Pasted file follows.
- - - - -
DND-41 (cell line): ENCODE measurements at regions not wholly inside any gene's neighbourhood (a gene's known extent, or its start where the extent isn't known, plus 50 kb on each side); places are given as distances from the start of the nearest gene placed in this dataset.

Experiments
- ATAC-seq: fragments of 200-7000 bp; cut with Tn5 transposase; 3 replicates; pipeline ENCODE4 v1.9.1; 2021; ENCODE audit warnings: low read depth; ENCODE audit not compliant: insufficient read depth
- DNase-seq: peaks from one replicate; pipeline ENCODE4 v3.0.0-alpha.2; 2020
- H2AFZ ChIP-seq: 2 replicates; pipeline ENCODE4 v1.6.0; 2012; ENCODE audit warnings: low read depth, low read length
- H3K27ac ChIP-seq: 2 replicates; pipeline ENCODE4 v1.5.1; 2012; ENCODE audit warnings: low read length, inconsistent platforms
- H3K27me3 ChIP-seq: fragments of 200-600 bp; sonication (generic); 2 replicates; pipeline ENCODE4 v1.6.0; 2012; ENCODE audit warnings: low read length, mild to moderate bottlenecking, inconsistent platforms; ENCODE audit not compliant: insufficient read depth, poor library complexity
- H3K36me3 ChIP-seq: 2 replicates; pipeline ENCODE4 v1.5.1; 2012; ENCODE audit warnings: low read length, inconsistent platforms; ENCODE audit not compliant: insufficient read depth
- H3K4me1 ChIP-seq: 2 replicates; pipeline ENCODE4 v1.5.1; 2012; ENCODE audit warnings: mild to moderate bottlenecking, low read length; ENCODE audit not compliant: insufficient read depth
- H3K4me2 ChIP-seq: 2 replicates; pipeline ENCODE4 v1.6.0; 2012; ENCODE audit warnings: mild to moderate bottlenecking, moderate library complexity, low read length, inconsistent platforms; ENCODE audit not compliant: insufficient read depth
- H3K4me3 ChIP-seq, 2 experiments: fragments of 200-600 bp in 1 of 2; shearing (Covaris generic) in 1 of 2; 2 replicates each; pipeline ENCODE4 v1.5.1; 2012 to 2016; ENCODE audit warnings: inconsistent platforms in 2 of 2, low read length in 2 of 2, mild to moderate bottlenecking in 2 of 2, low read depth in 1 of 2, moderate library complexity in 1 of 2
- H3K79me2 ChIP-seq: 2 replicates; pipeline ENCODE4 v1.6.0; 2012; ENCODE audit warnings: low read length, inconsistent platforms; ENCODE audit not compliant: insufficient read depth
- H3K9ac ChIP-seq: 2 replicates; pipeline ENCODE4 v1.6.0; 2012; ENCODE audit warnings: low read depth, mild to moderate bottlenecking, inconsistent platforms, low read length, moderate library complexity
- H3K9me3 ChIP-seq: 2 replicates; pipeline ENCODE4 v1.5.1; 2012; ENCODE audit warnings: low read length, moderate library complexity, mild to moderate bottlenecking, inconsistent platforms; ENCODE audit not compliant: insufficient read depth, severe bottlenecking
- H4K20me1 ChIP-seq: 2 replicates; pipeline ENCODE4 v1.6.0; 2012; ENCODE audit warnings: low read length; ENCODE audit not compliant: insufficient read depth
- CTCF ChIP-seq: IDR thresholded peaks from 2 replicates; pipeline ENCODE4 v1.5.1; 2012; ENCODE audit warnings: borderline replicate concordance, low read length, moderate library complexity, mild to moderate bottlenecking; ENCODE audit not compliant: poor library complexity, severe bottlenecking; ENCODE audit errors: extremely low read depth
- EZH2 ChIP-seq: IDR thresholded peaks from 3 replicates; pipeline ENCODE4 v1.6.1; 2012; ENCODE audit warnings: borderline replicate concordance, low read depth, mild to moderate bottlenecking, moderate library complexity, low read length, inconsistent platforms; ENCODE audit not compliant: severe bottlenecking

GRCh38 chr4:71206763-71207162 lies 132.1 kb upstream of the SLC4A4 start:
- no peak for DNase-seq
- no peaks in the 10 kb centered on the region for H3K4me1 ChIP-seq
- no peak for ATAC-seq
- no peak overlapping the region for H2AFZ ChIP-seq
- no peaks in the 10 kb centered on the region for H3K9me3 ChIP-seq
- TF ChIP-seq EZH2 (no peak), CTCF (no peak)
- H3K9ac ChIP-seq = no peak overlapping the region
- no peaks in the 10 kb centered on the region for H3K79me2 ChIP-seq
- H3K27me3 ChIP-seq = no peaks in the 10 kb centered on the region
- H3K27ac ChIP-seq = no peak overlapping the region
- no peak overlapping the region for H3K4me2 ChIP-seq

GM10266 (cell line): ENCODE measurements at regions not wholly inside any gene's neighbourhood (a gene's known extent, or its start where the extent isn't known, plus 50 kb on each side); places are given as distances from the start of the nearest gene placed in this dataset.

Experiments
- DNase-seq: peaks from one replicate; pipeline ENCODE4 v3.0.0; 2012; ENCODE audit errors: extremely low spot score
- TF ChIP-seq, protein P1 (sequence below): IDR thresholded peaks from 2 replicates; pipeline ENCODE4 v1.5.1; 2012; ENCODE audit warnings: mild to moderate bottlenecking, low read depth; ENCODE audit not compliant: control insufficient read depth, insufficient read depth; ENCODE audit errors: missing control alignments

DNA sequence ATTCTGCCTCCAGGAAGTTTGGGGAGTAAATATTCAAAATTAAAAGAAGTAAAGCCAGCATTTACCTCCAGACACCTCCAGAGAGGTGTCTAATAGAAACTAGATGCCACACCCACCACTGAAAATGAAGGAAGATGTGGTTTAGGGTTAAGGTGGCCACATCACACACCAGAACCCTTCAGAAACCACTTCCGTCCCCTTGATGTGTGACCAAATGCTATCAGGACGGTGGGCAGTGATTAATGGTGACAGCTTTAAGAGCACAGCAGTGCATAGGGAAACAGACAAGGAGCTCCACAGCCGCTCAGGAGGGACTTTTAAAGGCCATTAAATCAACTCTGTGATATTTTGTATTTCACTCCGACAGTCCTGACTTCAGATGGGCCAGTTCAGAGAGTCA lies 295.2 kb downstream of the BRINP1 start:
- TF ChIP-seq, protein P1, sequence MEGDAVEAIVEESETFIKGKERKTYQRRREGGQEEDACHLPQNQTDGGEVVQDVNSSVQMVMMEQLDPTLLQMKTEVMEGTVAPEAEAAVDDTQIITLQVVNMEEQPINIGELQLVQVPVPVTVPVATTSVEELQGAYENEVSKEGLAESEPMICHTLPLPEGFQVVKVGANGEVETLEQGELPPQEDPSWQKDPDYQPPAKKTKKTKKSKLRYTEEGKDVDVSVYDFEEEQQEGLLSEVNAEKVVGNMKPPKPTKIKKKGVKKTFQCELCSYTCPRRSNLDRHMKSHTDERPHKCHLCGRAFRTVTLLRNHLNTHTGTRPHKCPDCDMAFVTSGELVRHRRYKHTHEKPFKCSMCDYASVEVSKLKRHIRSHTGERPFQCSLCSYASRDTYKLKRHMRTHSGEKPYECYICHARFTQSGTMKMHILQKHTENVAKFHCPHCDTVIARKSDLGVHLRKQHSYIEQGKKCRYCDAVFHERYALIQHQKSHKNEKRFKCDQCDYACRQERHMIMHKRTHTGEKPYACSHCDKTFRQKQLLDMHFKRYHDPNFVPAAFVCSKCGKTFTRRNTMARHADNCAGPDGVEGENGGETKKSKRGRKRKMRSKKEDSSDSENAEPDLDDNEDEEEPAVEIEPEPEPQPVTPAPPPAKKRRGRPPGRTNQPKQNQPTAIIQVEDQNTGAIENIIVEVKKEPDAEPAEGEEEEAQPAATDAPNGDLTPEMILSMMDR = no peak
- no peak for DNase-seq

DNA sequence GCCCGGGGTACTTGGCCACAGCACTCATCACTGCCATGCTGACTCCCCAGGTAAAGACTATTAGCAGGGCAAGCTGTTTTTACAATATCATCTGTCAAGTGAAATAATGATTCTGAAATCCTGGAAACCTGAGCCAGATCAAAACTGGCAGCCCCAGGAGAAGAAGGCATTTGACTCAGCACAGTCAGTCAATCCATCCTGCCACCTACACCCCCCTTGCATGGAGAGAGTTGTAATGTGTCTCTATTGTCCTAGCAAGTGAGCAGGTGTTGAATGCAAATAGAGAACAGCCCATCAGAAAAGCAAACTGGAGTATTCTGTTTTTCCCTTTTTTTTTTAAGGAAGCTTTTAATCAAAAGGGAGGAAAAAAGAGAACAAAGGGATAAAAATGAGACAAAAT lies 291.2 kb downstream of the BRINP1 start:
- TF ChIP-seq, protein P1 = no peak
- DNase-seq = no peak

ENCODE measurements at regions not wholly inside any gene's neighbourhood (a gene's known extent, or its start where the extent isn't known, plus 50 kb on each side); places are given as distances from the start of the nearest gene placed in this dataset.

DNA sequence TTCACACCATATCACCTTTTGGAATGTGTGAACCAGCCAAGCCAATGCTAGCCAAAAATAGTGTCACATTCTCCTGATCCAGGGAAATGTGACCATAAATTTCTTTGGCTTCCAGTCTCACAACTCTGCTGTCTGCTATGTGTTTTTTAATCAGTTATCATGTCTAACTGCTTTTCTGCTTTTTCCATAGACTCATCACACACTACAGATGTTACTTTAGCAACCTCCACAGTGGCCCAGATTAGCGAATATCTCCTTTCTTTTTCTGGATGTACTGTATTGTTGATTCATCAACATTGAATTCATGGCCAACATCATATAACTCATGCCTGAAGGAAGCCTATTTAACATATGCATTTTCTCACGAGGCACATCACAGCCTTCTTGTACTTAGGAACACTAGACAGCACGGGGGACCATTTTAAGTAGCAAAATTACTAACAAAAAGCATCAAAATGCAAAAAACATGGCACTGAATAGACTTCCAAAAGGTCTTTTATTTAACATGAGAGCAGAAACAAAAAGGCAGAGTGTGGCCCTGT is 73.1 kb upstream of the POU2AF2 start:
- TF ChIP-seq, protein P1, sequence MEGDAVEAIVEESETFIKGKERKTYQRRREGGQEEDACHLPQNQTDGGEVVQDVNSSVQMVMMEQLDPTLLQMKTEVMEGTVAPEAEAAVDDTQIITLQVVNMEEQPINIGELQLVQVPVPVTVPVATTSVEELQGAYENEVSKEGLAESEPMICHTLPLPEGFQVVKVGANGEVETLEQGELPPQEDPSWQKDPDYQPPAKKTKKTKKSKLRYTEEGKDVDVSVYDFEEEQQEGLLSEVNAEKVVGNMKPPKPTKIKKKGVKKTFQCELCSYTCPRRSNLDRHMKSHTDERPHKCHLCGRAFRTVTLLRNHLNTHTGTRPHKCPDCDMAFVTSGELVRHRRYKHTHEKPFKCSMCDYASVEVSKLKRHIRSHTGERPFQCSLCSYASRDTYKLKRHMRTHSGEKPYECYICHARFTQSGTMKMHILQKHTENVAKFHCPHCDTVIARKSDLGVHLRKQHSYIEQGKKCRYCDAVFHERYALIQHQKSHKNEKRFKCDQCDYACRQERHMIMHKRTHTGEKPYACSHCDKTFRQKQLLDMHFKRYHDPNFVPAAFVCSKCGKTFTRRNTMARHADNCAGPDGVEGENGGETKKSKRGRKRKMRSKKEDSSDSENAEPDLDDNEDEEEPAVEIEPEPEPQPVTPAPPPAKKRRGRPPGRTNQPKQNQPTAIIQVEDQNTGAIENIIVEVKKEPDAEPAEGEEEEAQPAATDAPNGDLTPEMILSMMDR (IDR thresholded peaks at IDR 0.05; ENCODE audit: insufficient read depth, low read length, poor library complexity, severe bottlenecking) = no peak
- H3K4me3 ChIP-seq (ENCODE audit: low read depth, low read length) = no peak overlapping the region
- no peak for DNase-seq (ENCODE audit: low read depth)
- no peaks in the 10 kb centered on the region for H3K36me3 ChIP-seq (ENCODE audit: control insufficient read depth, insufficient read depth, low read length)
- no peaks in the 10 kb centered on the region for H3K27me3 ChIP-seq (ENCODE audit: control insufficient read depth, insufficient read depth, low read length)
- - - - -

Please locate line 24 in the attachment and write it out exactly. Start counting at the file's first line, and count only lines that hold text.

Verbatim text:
- TF ChIP-seq EZH2 (no peak), CTCF (no peak)